Highly successful women leaders often cultivate a concept known as agency.
Agency is most commonly referred to as intentional actions taken toward achieving a desired goal. This involves taking control of your career by feeling that you’re shaping your leadership style as well as your job and life in general.
Strategies for having greater agency are varied, but one of the most common strategies is defining boundaries to help you manage competing responsibilities and seeking out the types of support needed for the work-life juggle.
Another agency strategy to help women become leaders is analyzing career steps and living with intention, as well as asking for challenges outside your current functional orientation to broaden your experience and perspective.
Experts in this area contend another key for women who desire leadership roles is to learn how to strategically use your strengths and abilities—your competitive edge—while mastering your emotions in even the most unwelcoming atmosphere.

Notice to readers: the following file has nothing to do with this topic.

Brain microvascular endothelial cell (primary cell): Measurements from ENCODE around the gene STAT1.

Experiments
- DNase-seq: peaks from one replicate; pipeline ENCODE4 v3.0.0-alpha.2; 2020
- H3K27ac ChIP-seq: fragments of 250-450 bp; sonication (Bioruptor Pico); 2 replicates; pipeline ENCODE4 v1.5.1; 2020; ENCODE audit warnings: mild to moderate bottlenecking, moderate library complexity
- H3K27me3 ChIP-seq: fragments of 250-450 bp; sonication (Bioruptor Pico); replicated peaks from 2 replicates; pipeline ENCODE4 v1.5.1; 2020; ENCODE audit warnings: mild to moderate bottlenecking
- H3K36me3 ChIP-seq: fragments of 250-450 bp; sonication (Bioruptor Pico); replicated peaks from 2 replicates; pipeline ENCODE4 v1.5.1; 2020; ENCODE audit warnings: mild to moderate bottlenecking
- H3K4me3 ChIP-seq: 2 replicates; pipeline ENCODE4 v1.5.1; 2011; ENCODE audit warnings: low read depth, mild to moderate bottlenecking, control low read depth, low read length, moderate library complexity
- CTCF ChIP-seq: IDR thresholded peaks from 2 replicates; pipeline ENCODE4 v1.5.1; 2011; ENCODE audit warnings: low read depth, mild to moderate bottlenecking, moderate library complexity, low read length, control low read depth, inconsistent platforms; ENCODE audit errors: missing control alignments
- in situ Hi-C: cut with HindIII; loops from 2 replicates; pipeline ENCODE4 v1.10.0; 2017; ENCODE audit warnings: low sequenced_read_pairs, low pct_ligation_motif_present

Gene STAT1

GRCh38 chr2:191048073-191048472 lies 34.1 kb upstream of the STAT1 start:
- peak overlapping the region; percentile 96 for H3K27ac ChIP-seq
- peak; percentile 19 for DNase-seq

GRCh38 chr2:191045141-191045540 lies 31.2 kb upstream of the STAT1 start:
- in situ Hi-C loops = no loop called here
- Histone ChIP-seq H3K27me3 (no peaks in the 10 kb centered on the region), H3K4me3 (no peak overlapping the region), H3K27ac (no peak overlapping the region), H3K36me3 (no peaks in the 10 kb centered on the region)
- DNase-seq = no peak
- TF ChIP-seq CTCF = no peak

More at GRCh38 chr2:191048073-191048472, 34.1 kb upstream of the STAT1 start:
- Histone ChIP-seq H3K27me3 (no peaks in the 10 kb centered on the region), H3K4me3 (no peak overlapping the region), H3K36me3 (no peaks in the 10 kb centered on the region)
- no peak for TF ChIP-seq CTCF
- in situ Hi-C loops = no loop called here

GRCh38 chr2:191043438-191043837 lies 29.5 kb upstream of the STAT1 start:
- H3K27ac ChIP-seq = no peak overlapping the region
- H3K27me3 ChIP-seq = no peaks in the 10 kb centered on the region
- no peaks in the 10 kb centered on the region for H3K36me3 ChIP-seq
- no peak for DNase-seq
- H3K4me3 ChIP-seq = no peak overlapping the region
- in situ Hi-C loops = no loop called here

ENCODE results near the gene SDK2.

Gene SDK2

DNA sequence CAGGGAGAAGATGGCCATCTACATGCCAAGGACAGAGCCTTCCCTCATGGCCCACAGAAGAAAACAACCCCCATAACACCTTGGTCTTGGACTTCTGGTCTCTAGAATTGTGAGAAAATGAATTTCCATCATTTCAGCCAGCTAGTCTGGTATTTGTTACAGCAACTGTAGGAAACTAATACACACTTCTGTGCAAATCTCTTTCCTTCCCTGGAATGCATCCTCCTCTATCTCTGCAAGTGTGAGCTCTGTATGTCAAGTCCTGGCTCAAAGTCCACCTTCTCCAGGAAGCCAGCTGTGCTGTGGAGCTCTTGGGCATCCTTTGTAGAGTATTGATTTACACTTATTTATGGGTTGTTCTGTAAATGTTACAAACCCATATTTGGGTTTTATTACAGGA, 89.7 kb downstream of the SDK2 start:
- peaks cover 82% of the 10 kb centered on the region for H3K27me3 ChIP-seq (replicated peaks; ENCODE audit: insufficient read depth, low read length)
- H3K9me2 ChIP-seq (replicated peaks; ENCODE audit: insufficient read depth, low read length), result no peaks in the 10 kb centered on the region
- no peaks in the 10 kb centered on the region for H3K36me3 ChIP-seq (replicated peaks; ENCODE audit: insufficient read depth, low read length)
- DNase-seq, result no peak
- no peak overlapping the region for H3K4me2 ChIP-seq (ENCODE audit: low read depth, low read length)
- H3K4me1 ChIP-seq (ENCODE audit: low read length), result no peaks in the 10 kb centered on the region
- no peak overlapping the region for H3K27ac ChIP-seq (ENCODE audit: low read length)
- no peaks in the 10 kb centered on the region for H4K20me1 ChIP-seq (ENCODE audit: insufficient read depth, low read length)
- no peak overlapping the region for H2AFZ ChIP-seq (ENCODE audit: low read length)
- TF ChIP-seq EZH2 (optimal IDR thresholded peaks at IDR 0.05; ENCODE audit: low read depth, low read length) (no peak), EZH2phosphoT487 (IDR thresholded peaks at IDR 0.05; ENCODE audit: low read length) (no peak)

It’s crucial for women to build a network of support, take smart risks and view competition in a more positive light.
This is sometimes easier said than done, but involves discovering how to conduct yourself in a manner that earns you respect, and pursue your goals with positive energy.
The objective is to return to your job feeling confident, ready to compete fearlessly, and in a better position to be recognized for your true capabilities.
Once in leadership roles, multiple studies point out the same thing: Women make great leaders. They are especially adept at multitasking because women rate highly at handling complex situations without getting overwhelmed by the high demands of leading positions.
There have been a series of studies done to compare how men and women handle stress in difficult situations. Neuroscience and neurobiology prove that women make better decisions under stress.
Their attention to detail also adds to their problem-solving skills, making them perfect for leadership positions.
A study conducted by Dr. Alice Eagly, a scholar on the topic of women’s leadership, found that women make better leaders because women tend to be more transformational leaders — meaning that they seek to develop others and listen more effectively, in addition to generally thinking more outside-the-box than their male counterparts.
Want to learn more? Tonex offers Leadership Training for Women, a 2-day practical training course that is designed to address the issues and challenges new and successful female leaders are facing on a daily basis in society. In our leadership for women training program you will learn and practice 10 essential skills of leadership and change management.
For more information, questions, comments, contact us.